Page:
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Fluids & Electrolytes
In nursing school, I was taught to glove before inserting an I.V. device. But in my first nursing job, I've seen a lot of deviation from this practice, which I thought was standard. For instance, I saw one nurse insert an I.V. device without gloving. She explained that palpating veins can be difficult with gloves on.
I want to make sure I'm acting ethically by practicing according to best-practice standards, but I don't want to offend my new (and more experienced) colleagues. Any suggestions for me?-E.U., GA.
Acting ethically is about acting fairly, honestly, and according to the highest standards, as you know. If professional caregivers don't know or follow best-practice standards, then their patients aren't being treated fairly.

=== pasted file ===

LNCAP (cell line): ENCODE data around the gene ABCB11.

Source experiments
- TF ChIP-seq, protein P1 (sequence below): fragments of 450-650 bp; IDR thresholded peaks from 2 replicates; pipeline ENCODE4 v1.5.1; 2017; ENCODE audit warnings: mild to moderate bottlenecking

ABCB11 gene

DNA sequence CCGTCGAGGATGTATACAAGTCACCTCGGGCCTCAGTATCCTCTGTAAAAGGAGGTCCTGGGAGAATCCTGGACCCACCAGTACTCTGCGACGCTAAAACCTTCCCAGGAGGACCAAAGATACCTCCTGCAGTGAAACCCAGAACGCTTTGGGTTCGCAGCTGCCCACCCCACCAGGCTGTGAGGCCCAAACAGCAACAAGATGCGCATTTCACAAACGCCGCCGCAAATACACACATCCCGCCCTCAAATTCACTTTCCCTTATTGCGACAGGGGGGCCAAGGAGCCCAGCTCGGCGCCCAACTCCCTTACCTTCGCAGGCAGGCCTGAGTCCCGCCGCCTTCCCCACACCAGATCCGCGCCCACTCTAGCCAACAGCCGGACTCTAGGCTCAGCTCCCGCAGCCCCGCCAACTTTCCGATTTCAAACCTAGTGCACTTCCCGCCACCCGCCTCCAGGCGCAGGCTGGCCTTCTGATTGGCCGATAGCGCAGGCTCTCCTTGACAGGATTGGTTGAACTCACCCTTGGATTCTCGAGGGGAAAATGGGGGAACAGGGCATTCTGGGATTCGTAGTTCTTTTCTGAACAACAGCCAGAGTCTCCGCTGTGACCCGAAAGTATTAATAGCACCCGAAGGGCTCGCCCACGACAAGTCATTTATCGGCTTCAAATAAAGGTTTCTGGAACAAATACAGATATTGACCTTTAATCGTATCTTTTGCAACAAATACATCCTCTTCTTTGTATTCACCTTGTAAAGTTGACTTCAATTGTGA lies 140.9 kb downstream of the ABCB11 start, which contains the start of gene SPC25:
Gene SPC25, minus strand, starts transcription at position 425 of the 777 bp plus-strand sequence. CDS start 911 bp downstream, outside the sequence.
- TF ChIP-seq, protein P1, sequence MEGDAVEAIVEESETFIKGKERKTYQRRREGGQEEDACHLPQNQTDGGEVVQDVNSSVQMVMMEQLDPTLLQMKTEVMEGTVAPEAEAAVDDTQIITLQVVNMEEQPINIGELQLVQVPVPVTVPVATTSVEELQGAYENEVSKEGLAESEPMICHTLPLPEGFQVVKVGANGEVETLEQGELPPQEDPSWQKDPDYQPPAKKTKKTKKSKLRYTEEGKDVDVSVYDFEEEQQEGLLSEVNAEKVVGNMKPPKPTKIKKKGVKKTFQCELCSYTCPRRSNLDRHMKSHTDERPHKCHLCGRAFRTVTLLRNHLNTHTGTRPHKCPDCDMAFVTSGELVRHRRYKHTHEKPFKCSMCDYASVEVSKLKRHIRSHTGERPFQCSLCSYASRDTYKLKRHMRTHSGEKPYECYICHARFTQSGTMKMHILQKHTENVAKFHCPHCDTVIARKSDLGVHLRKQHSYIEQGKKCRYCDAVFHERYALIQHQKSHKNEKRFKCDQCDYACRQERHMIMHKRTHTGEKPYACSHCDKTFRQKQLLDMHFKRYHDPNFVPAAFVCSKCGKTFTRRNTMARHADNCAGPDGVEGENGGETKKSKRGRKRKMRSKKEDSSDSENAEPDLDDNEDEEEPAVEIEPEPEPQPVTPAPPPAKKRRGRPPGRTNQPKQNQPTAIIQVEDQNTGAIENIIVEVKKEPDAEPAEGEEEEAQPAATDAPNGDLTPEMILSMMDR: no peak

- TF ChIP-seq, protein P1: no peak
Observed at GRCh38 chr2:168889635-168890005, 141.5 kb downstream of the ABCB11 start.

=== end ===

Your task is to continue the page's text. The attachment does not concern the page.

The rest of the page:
The standard of care is to wear gloves during any procedure that might expose you to the patient's blood or body fluids-most certainly including I.V. therapy procedures. During your new-nurse orientation, you should have learned about department or hospital policy and procedure on I.V. therapy. Compare it with what you know about best practice for I.V. therapy. Is the policy itself flawed, or are some nurses simply not following it?
As a new employee, are you working with a preceptor or mentor, someone who'll eventually evaluate you and validate your competencies? If so, share your concerns with her. Also raise the issue with your nurse-manager and the hospital's infusion therapy and infection control nurses.
Don't worry about being the new kid on the block. Promoting safety in the workplace is everyone's responsibility.
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